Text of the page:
Canon S2IS – the Black Screen of Death (Update 2015)

I thought I’d repost this article from a few years ago as it has been one of the most popular articles on my blog. Since I changed the name of my WordPress account from to (bringing it more in line with my other web activities) I realise that a number of links will break. So I’m going repost the more useful and popular articles over the next few weeks with updates where appropriate. I hope my visitors will continue to find them useful!

Update March 2015

My Canon S2IS is continuing to work well with continued, regular use. Well, when I say regular use, I mean a couple of times a year to exercise the motor and lens, which occasionally exhibits the ‘black screen of death’ problem. However, it does seem to get better with age and I regularly use it for long intervalometer runs to produce some time-lapse photography. I did use it with a CHDK script to capture a lighning storm last July, I have quite a dramatic photo from the run which I’ll have to find for this blog later!

Original Article (2nd June 2010)

The Canon Powershot S2IS digital camera is getting a bit long in the tooth now, having first come out in 2005. Unfortunately it suffers from a design fault that seems to affect the camera, increasing with age.

Known as the ‘black screen of death’, it is a disconserting fault that effectively renders the camera usless. The problem manifests itself when the camera is switched on and nothing no view appears on the LCD screen. Only a black screen with the OSD is displayed. When the shutter is pressed, the camera takes a black image.


This is a design fault with the camera where the ‘iris’ of the camera fails to open, sticking in the closed position, due to lubricant that starts to thicken over time. If the camera is not used for some time, this oil causes the iris to stick and the CCD sees the back of iris, being black.

However, there is a way around the problem which costs nothing, though it does not cure the problem permanently.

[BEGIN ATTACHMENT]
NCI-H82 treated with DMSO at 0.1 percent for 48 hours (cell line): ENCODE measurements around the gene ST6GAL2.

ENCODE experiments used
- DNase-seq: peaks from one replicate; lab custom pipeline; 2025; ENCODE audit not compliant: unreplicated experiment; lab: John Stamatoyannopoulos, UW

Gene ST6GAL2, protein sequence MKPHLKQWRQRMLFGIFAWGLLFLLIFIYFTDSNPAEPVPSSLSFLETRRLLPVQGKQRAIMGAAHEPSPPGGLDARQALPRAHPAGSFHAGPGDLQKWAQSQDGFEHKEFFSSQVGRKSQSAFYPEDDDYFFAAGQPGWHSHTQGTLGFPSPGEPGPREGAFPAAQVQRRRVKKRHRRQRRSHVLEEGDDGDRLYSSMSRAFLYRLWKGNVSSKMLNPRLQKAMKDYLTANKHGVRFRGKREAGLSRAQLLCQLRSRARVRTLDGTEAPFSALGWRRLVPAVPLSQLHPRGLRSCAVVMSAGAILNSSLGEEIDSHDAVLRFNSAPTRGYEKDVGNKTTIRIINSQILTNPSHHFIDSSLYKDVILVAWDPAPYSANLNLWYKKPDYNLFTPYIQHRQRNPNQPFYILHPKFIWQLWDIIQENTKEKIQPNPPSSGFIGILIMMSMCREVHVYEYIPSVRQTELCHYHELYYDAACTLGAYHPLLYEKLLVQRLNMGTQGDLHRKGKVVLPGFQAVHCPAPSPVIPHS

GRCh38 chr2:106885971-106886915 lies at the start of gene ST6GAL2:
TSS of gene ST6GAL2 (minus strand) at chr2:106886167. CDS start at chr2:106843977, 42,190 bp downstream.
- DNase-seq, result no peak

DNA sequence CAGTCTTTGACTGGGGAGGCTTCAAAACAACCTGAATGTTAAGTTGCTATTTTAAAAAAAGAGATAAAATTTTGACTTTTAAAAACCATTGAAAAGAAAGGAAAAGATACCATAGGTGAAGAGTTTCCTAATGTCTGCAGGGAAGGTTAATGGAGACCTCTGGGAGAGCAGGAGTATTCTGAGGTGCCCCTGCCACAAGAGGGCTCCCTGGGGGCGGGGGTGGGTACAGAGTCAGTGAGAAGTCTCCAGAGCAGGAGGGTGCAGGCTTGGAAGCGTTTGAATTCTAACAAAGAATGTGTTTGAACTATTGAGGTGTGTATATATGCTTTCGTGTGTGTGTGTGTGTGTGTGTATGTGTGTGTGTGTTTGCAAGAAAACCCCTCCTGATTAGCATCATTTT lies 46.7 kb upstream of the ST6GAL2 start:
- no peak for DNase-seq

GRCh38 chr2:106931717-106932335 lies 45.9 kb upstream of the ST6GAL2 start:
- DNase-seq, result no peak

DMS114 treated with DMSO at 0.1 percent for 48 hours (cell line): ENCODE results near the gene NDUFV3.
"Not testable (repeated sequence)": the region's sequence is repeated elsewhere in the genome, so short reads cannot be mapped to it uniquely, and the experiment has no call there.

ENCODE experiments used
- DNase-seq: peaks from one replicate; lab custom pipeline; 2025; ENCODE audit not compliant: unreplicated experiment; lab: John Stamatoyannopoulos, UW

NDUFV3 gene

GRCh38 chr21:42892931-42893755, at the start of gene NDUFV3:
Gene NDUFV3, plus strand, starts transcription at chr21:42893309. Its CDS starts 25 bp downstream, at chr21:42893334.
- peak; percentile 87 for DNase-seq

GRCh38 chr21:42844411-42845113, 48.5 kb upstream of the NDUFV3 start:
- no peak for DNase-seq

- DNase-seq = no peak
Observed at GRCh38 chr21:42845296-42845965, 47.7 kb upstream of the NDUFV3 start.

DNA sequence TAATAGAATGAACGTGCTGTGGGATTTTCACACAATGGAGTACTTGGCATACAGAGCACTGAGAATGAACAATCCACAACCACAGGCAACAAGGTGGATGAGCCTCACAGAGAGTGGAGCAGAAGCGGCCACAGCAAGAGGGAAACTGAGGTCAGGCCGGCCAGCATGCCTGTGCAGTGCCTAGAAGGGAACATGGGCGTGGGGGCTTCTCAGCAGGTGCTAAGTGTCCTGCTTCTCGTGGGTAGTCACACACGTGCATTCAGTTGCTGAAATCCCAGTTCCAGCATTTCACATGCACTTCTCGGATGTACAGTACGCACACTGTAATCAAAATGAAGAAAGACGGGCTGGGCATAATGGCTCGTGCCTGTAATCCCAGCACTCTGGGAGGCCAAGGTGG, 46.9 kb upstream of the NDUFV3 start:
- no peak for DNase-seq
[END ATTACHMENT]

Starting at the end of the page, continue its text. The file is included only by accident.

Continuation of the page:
I hope this tip may prove useful to other S2IS owners, though I should say I take no responsibility for any damage incurred for any advice given in this article – use at your own risk.

1. Turn the settings dial to ‘Tv’ mode.
2. Use the left cursor control button to set the Tv value to 15″.
3. Press the shutter and wait about 7 seconds.
4. Open the battery cover and let the batteries out of the camera, the camera will ‘bleep’.
5. After about 30 seconds, re-insert the batteries back into the camera and close the battery cover. The lens will retract and the camera will power off.
6. Power the camera back on in ‘record’ (ie. take a picture mode) and press the shutter several times, taking some pictures.
7. If the black screen reappears, repeat steps 1-6 until the camera takes pictures repeatedly and reliably.

Note you may have more luck in running the camera in ‘Tv’, ‘M’ or ‘C’ modes (taking multiple images), it seems to take longer to get out of the black screen problem rather than switching immediately back to ‘Auto’ mode.

By taking some pictures, probably every day then less so, this will keep the iris ‘exercised’ and stop the lubricant from gumming up.

One method I use to keep my camera in working order is to use the CHDK script ‘ultra intervalometer’ and let it run for 100+ shots, which will give the camera a good work-out.

Canon and photographic companies can ‘repair’ the camera, though I don’t know what form this takes.

Posted by Wordmobi


Chasing the ISS with a Canon SX20IS

The International Space Station passed over my house this evening, about to dock with the STS-133 Discovery space shuttle. Though I wasn’t able to see the shuttle (I understand from tweets that it was very close), the ISS pass was pretty bright and lasted for a good few minutes. Fast moving cloud spoilt the first image where the ISS approached from the SSE. However the following three images I hope you’ll agree aren’t too bad despite the weather doing its best to spoil the view.

ISS Pass 1

Here the ISS (the long line, a 32 second exposure), left hand part of the line is passing over Betelgeuse and Bellatrix in Orion. Aldeberan can be seen up to the right and faintly, the Pleiades can be seen.

ISS Pass 2

In this second inage the ISS has passed Orion (whose distinctive outline can be seen on the right of the image) and is approaching Castor and Pollux in Gemini to the upper left.

ISS Pass 3

This final image shoes the ISS track partially obscured by cloud, just before it disappears from view.

I used my Canon SX20IS mounted on a Jessops photographic tripod, taken at ISO100, using CHDK to set a 32 second exposure, at f7.1. I used a two second delay to allow the camera shake to settle down before the shutter engaged. The images have had a small amount of post-processing applied to brighten the scenes slightly.

Website Update

Just a quick update as to what is going on, as there hasn’t been a posting to my blog for a (unbelieveably) couple of months. I’m working on a substantial update to my website which will consist of a number of tutorials, based on what I have learnt in astronomy and astrophotography.

Watch this this space for announcements before the end of the year…!

Posted by Wordmobi

CHDK for the Canon SX20IS

One of the reasons I purchased the Canon SX20IS as a replacement for my ageing S2IS was the prospect of CHDK being ported. I’d been reading the forums and it seemed that the prospect of a port wasn’t far away.